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Report on our “conquest of cold” experiment

January 12, 2011

So last night I went to bed having not received a single email from my students regarding my invitation to participate in our experiment in online learning today.

This morning I got the following email from one of my students.

Mr. Burk,
Can I do this?

To which I replied, ABSOLUTELY.

And so, at 11am, I started watching the PBS conquest of cold, and typing on Today’s Meet.

The whole experiment went beautifully, I had a total of TWO, count em, TWO students turn out for a completely optional film and discussion about absolute zero. In addition, throughout the discussion, something like 4 other faculty, and my wonderful father in law showed up to participate as well, so at one point, our teacher to student ratio was hitting 4-1.

I’d say my first experiment at trying this was a success, and here are a couple of thoughts I have afterward:

  • Backchannels are awesome. It would be totally simple to set one up when watching a video in class, and project it using a second borrowed projector. I think it would greatly add to what students are able to get out of watching a video, and take a make a fairly passive form of education far more interactive.
  • All of this was very easy to do. My total time spent planning and setting this up was less than 10 minutes. It occurs to me that part of the power of the internet right now isn’t just that things are becoming powerful, they’re becoming easier to use. Just check out Frank Noschese’s post on how he was able to edit and assemble an awesome picture-in-picture video for free, using the web based video editor, Jaycut. If the last time you tried to do something on the web you found it to be frustrating and tedious, try again. You’ll likely be very surprised.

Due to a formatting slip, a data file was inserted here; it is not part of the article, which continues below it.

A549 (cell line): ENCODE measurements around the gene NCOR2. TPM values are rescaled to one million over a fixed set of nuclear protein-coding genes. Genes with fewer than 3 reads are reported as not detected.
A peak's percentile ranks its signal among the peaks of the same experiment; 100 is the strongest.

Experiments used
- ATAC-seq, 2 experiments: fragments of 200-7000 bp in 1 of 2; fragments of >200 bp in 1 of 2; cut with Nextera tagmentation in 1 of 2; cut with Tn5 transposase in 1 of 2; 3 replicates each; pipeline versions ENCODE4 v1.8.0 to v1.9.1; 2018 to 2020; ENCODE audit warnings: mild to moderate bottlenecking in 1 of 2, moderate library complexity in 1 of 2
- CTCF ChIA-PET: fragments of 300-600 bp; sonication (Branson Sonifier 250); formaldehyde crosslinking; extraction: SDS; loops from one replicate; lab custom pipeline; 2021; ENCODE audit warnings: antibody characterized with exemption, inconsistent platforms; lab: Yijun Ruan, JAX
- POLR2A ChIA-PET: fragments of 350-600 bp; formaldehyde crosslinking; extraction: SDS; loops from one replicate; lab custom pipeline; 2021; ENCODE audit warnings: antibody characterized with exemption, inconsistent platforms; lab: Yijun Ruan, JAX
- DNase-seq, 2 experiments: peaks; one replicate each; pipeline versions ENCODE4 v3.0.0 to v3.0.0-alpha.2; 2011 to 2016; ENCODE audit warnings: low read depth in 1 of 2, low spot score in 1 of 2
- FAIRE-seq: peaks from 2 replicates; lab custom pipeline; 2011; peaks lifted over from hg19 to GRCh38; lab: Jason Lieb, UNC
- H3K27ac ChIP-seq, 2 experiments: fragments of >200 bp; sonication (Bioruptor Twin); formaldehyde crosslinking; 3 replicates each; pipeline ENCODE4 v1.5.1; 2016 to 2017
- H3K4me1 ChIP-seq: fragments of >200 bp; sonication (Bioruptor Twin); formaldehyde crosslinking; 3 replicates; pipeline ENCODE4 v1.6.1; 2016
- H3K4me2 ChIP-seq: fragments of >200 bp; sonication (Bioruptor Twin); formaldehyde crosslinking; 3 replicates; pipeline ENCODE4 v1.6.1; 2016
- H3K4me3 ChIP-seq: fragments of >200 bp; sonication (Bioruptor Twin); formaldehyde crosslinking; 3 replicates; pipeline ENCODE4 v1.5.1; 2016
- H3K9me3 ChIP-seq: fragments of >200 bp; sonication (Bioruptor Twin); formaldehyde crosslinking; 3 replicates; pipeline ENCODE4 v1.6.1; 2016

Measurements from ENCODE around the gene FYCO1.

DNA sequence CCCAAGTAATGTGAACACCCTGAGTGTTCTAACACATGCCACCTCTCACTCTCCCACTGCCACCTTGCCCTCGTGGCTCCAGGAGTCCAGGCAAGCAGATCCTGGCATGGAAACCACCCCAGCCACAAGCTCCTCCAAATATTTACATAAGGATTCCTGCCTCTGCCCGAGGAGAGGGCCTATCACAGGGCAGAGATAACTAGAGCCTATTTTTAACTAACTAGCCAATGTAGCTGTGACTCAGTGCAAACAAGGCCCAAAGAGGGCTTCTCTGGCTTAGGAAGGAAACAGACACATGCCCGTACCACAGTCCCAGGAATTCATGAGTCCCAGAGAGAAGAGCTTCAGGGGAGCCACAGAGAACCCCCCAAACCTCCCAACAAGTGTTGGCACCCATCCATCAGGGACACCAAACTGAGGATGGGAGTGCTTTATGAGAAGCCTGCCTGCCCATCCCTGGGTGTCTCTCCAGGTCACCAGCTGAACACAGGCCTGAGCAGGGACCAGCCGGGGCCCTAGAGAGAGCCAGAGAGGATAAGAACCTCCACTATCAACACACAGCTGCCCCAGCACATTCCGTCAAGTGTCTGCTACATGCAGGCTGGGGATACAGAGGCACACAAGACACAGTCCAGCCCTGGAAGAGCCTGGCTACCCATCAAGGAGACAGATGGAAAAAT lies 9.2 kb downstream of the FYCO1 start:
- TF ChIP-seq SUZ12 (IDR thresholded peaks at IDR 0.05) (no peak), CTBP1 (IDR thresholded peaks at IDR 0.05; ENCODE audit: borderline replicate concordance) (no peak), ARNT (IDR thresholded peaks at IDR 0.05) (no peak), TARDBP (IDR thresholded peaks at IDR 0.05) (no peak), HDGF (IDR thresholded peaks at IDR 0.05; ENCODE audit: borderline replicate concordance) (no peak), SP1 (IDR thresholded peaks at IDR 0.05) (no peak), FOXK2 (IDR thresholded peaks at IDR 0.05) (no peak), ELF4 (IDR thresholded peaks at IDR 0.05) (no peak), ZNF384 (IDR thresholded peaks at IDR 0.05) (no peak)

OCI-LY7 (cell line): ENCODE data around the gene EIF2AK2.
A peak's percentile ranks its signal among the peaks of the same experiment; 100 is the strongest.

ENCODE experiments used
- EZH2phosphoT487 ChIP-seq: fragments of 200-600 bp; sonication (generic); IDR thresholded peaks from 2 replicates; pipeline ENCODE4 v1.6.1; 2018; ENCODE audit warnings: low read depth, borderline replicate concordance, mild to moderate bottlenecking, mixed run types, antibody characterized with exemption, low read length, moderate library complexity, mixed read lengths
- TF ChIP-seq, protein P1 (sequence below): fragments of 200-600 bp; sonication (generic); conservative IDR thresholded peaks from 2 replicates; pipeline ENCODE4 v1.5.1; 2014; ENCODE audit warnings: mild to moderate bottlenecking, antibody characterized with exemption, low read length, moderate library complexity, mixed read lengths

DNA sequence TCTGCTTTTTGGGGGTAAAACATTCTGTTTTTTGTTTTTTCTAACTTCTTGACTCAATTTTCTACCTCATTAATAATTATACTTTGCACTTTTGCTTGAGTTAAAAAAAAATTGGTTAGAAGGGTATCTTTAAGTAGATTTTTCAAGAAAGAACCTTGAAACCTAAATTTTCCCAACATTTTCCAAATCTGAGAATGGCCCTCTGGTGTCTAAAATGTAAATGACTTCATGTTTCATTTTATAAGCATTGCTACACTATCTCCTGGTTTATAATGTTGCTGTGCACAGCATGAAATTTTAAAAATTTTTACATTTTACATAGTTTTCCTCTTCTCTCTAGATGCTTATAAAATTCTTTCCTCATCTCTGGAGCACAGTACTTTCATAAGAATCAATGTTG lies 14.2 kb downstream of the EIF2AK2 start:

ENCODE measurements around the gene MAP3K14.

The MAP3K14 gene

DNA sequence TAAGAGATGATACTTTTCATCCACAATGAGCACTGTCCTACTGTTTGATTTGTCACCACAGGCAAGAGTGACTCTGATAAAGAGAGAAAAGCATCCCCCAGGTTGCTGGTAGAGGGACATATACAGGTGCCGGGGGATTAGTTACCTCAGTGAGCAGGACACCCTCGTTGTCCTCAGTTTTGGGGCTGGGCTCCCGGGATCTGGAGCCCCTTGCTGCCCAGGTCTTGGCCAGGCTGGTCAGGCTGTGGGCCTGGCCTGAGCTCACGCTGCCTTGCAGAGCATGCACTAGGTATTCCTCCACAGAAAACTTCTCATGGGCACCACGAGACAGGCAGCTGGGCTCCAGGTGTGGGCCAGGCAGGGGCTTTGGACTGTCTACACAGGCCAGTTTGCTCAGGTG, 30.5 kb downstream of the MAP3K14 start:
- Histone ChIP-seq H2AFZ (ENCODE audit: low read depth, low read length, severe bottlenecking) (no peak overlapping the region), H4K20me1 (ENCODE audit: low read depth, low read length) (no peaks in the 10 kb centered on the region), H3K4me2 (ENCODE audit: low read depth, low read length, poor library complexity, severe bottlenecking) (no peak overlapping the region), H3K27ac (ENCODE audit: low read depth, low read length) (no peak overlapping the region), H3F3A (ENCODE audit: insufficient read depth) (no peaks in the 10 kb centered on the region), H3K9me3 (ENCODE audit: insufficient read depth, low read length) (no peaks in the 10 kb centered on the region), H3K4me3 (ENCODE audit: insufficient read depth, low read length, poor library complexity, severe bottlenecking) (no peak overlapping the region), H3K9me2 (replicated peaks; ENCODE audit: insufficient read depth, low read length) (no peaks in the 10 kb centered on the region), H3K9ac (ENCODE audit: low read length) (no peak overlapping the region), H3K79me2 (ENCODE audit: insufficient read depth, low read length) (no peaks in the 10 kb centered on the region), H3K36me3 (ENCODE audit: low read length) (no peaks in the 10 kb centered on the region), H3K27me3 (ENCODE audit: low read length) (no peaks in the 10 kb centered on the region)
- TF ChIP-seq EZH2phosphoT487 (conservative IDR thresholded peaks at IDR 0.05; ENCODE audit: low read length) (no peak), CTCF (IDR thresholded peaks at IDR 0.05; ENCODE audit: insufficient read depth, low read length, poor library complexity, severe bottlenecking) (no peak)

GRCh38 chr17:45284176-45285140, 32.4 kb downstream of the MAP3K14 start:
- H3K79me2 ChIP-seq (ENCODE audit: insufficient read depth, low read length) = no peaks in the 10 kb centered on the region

Now I’m thinking about how I can create more opportunities like this for my students. Could we have weekly sessions like this to learn about cool stuff in physics on the weekend for interested students? And how could I use this technology to go one step further and have students doing science remotely? We’ve got another snow day tomorrow, so maybe I’ll put something else together.

Since the Today’s Meet Transcript will expire in a week, I’ve posted the transcript below, if you’re interested in checking it out.

View this document on Scribd

5 Comments leave one →
  1. Anna Moore permalink
    January 13, 2011 7:46 pm

    This was very inspiring. As someone who “sat in” on the video and back channel conversation, I was so impressed (plus, I learned a few things about absolute zero that I did not know before). Given day 5 of the so named Snowcation, I’m going to try this tomorrow. Not sure I’ll have any students respond b/c I did not give very much notice, but here’s hoping. Even if no one joins this time, I really like the idea of using this technology in a classroom while showing videos. Great way to help get students engaged and encourage question asking and observation.

    • January 13, 2011 10:26 pm

      Thanks for participating. I’ll try to return the favor tomorrow. I’m finding that most students aren’t bothering to check their email over the snow break. This reminds me to find a better way to communicate with them other than school email.


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